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Third of primary school teachers ‘struggling to buy food’ as cost of living crisis sparks fears for education

A third of primary school teachers are struggling to afford food as a result of the cost of living crisis, sparking concerns for children’s education.

In a poll shared exclusively with The Independentnearly 30 per cent said financial pressures were also impacting their ability to do their job well.

Education leaders warned teachers’ struggles in the cost of living crisis could have a knock-on effect on students – both their attainment and wellbeing – and further dwindle a profession already struggling to keep numbers up.

Schools were already losing staff members in search of better pay or a cheaper commute in the cost of living crisis, headteachers said.

“Teachers across the country are crying out, telling us just how much they’re struggling and how the lack of funding is impacting their ability to do their jobs,” Helen Osgood from the education branch of the Community union told The Independent.

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Education leaders warned the situation would not improve unless teachers received a greater pay rise to match soaring inflation.

In the new poll of primary school teachers, one-third said they were struggling to afford food, while half said the same about petrol and one-quarter about clothes.

Seventy per cent said the cost of living crisis was affecting their mental health, according to the survey for Community conducted in summer.

Meanwhile 30 per cent of the hundreds of primary school teachers polled said it was impacting their ability to perform their job well.

Stuart Guest, who runs a primary school in Birmingham, told The Independent the cost of living crisis and its impact on staff was “absolutely” on his radar.

“We are looking at this as a staff and how we can support each other. Already had a few staff identifying they are struggling,” he said.

The Chartered College of Teaching warned the cost of living crisis risked “further exacerbating” a wellbeing crisis within the profession – and this could have a knock-on effect on students.

“Teacher wellbeing is crucial for both student wellbeing and attainment,” the professional body for teachers said, adding research shows high-quality teaching is the “single most important in-school factor for student outcomes”.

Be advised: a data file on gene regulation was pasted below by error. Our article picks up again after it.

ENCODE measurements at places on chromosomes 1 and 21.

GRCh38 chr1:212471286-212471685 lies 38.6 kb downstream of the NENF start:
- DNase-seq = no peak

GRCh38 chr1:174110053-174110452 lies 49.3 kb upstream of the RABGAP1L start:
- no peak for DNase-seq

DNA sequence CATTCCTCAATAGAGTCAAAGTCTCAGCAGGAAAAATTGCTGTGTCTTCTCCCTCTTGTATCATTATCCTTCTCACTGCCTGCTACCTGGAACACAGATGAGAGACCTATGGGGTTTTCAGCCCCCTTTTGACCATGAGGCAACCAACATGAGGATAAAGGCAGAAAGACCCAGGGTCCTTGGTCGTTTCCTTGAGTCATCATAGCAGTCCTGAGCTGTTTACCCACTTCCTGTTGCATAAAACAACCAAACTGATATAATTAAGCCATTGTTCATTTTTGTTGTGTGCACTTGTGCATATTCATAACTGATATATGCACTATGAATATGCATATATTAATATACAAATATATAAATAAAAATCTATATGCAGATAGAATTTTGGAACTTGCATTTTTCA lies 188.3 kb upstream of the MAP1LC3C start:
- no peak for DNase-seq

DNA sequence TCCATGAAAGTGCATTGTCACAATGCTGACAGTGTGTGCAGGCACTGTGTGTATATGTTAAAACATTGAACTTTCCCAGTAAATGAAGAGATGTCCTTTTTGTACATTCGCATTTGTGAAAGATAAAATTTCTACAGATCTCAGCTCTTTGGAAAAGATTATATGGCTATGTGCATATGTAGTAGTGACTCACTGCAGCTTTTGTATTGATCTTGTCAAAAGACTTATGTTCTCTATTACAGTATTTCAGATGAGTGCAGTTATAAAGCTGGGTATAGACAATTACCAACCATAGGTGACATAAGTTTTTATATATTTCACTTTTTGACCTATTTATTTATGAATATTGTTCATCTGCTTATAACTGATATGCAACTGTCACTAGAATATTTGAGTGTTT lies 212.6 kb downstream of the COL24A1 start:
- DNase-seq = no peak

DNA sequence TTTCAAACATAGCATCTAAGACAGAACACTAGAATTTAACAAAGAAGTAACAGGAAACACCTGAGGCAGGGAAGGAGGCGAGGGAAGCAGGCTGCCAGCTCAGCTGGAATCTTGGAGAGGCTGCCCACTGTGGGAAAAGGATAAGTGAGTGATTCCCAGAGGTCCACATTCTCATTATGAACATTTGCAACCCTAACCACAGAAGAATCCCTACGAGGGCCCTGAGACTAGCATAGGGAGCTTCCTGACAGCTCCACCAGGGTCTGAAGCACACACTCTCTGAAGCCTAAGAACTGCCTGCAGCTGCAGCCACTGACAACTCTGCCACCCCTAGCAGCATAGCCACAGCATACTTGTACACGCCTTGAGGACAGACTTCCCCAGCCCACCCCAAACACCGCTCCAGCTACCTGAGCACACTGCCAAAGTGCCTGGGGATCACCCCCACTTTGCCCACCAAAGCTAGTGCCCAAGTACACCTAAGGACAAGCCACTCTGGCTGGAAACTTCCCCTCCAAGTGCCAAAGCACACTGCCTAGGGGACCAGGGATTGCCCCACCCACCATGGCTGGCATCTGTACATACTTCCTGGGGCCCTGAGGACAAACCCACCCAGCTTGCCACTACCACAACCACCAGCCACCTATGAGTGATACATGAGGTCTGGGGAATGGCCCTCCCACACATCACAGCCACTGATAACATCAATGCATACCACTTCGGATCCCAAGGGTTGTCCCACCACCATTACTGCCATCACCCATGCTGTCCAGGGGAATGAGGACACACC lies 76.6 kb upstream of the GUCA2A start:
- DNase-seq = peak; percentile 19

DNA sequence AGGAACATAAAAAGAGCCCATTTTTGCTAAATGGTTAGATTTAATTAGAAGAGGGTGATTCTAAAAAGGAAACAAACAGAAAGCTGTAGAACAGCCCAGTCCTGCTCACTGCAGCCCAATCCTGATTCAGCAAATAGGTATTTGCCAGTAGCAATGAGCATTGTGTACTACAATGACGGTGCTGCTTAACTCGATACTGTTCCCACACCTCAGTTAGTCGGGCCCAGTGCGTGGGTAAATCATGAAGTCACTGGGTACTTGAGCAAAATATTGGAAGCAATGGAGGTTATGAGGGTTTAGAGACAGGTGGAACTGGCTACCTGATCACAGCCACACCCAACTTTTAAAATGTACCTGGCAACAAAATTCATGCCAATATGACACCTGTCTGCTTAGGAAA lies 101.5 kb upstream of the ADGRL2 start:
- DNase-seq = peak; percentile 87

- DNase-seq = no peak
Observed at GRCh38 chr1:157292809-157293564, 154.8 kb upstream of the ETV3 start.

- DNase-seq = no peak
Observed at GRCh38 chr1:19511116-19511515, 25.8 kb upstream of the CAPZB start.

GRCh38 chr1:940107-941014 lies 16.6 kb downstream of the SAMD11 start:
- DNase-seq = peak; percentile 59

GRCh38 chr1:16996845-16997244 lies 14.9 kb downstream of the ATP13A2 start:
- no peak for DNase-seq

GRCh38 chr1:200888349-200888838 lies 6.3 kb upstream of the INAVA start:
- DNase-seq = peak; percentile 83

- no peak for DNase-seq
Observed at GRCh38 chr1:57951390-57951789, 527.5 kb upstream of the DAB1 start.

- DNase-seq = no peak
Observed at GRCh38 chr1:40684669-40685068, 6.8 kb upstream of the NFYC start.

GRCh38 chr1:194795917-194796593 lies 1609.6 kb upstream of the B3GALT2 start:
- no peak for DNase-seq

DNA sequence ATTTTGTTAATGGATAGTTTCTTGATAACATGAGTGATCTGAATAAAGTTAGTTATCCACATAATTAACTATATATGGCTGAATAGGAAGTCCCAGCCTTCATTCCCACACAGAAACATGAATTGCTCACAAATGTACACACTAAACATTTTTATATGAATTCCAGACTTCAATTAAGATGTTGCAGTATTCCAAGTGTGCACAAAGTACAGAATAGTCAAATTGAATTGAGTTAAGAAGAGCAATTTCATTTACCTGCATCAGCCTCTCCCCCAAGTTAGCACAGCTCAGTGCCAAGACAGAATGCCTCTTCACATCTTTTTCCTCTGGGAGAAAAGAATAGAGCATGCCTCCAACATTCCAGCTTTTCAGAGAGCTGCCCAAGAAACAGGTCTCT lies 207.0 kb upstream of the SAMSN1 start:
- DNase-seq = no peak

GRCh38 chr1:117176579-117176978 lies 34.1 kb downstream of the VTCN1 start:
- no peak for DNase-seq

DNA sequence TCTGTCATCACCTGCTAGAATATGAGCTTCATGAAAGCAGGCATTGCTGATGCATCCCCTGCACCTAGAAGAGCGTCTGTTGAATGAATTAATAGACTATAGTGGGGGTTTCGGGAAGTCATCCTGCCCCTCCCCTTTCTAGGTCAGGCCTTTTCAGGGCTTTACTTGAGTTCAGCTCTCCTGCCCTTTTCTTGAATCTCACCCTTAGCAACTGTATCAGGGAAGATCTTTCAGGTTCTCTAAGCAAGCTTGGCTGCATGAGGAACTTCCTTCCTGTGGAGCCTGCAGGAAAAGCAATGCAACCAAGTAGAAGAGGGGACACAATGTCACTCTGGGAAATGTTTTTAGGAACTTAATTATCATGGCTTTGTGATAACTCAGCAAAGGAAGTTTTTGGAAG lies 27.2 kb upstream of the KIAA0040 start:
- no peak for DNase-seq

“There is a real risk of teaching professionals being driven out of the sector and in a context of already poor recruitment and retention, this raises real concerns.”

Simon Kidwell, the headteacher of a primary school in Cheshire, said he was about to lose a teaching assistant to a better-paid job outside the state education sector. “Ella She could n’t afford the bills.”

Education unions marched for pay rises in the cost of living crisis earlier this year (Yui Mok/PA)

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Education unions marched for pay rises in the cost of living crisis earlier this year (Yui Mok/PA)

(PA Wire)

He added: “I’m hearing colleagues who have got people moving to supermarkets to work there.”

Pepe Di’Iasio, a secondary school headteacher in Rotherham, said a colleague had recently seen a member of staff move to a school closer to home to save on petrol.

Most teachers have been offered a 5 per cent pay rise this year, which stands below soaring rates of inflation. Other public sector workers have been given similar increases.

Education unions called the offer “unacceptable” and “another huge cut” in real teams as energy bills and food prices continued to rocket.

School support staff were offered a flat pay increase which amounts to 10.5 per cent for the lowest paid and 4 per cent for the highest paid.

Tiffinie Harris from the Association for School and College Leaders echoed concerns the cost of living crisis could see the education workforce dwindle further.

“Like the rest of the population, teachers are now being hit by very high levels of inflation which will put them under further financial pressure, and this increases the risk that more will quit teaching and seek better paid employment elsewhere,” she said.

“Teacher pay must be improved to make teaching a more attractive long-term career choice and ensure that schools are able to put teachers in front of classes,” Ms Harris said.

“And the government must provide schools with the funding that they need to afford the cost of pay awards for their staff rather than expecting this money to come from existing budgets.”

“Without this action there is a serious risk to educational standards, let alone any chance of improving them.”

The Department for Education has been approached for comment.